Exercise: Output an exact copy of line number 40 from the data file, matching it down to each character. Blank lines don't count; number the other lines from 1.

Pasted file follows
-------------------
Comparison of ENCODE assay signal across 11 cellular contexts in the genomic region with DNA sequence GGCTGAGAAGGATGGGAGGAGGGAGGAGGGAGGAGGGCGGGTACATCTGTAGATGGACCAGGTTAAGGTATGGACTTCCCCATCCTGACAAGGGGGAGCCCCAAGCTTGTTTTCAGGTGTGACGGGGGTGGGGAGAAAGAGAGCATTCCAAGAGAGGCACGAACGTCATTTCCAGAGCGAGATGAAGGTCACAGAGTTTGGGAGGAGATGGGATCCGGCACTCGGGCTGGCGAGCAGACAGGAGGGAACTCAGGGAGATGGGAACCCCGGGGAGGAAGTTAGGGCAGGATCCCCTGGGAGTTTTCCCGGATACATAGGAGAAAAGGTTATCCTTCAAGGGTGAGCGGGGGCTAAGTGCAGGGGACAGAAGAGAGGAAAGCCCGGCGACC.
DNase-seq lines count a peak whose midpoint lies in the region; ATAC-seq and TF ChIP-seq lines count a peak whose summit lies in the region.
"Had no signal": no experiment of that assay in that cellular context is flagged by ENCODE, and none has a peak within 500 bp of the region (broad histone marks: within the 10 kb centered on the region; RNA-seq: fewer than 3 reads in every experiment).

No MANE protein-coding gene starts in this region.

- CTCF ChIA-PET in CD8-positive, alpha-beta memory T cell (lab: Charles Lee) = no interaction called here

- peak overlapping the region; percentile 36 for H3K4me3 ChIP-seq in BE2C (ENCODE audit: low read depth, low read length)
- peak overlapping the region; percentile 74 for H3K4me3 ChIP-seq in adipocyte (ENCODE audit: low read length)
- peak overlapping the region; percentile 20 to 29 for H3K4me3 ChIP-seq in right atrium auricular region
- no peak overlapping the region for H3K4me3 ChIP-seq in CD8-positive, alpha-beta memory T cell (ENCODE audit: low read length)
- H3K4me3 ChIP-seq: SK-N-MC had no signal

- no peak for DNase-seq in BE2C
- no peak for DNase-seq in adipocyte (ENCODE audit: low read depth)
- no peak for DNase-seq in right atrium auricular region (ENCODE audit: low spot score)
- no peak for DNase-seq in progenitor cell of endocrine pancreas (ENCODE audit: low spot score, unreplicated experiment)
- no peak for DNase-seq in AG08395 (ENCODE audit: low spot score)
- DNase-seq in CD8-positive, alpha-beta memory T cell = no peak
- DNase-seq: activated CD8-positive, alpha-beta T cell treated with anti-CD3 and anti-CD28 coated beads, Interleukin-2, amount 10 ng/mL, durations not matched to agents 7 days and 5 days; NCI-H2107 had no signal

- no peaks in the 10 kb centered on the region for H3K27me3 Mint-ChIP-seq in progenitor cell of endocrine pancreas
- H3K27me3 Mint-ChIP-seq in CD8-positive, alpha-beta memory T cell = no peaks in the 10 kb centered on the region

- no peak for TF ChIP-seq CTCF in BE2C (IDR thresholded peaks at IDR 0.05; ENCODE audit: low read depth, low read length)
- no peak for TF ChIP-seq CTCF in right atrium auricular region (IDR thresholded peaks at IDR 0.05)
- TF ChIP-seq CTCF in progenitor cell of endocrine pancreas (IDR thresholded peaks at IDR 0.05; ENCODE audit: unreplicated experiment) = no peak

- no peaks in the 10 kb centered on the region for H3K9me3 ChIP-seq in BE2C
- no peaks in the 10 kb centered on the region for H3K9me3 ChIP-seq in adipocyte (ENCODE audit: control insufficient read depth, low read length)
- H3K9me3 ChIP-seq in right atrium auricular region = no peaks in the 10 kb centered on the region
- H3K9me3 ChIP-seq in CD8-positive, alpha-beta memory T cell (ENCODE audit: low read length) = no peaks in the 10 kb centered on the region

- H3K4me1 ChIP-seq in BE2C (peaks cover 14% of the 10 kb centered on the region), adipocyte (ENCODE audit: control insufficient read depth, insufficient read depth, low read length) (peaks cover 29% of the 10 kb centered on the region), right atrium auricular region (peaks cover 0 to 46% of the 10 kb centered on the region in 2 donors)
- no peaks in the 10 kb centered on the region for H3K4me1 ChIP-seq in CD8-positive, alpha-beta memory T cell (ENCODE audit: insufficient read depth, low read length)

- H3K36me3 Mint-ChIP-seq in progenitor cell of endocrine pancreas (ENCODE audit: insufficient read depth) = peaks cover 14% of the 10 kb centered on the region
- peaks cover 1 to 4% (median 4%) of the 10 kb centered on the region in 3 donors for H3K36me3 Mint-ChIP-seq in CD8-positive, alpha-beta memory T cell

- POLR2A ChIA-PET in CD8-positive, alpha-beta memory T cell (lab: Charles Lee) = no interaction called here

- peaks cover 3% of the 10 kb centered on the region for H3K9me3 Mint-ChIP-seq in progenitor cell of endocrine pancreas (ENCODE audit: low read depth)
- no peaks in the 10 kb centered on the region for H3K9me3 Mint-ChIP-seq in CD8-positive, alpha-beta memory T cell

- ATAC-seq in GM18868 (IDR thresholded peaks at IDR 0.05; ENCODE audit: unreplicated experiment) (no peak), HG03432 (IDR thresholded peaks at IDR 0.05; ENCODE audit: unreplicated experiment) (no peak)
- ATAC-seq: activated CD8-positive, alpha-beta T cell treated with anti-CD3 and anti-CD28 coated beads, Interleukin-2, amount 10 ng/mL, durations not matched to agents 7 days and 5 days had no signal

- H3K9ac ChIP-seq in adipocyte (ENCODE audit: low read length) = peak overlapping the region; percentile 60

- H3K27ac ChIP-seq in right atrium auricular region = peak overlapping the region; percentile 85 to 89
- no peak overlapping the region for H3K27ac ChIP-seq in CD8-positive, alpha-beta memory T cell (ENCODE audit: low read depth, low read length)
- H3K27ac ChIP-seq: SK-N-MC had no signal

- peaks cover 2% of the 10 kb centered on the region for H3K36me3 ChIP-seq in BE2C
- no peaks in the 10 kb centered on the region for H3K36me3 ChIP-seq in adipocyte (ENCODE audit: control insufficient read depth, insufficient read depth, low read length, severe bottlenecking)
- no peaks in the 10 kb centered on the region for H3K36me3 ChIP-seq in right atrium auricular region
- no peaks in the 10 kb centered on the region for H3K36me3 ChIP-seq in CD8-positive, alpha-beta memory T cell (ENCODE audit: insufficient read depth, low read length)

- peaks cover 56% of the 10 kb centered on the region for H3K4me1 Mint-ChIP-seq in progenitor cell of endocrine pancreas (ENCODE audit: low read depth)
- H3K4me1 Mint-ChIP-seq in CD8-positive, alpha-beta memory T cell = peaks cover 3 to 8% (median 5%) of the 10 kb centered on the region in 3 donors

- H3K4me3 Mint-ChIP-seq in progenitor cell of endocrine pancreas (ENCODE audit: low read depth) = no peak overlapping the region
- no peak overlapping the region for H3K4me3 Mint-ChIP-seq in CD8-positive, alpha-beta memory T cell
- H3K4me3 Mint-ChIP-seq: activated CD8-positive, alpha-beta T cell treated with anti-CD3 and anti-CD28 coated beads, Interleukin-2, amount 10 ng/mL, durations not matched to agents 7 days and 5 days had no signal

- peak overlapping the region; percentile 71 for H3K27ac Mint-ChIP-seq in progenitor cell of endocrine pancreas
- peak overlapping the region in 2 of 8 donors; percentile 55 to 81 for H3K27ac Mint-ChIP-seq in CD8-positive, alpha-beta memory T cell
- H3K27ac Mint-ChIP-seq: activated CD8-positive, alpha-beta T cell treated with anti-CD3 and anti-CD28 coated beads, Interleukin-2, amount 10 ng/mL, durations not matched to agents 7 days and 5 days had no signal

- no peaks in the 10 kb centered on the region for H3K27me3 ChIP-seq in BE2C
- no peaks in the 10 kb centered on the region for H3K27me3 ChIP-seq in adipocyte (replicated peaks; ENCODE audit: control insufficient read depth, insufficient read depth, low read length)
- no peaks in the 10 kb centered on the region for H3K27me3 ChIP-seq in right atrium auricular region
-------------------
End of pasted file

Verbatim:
- peaks cover 2% of the 10 kb centered on the region for H3K36me3 ChIP-seq in BE2C